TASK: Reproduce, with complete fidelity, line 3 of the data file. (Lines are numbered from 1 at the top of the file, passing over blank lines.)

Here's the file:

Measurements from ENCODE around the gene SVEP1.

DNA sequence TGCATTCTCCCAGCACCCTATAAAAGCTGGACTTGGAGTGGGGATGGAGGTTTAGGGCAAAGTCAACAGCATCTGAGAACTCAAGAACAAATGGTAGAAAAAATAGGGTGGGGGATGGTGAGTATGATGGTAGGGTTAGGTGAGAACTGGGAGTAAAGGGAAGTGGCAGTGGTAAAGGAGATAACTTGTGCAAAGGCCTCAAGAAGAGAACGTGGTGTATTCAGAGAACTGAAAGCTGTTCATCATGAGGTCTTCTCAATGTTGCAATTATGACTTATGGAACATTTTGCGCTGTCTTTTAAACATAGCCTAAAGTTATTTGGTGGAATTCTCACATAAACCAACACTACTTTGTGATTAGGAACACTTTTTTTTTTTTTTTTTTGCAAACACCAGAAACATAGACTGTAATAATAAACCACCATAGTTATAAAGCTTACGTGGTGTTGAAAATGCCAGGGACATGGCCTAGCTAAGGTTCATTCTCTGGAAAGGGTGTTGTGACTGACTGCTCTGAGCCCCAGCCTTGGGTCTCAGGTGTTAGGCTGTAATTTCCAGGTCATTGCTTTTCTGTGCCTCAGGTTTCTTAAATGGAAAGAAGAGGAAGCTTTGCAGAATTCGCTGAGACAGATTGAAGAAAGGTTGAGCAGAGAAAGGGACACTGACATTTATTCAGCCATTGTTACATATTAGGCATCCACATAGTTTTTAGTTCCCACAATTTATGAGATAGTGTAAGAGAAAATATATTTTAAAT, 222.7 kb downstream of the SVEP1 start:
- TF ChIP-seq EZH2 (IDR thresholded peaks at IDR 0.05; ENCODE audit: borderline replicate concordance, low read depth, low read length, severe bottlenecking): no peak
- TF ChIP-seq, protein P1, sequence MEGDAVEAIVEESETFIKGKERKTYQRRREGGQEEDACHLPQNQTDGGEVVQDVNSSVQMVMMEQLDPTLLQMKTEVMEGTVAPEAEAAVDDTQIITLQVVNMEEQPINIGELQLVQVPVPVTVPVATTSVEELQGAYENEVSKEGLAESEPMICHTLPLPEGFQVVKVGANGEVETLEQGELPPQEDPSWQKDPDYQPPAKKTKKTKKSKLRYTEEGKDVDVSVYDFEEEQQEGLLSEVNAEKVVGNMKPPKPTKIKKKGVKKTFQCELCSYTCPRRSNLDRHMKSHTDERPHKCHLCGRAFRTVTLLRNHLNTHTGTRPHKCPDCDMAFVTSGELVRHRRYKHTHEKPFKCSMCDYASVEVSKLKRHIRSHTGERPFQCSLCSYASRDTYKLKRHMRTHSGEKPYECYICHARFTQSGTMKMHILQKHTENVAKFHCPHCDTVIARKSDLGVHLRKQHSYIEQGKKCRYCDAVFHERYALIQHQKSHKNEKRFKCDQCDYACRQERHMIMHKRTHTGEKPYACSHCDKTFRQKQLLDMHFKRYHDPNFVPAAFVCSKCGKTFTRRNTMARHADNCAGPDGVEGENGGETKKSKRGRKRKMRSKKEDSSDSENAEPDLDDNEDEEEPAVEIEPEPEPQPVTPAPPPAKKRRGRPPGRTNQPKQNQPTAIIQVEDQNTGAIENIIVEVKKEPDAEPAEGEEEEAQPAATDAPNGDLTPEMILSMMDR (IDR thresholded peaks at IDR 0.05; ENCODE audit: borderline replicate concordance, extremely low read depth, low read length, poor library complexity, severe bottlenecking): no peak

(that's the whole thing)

- TF ChIP-seq EZH2 (IDR thresholded peaks at IDR 0.05; ENCODE audit: borderline replicate concordance, low read depth, low read length, severe bottlenecking): no peak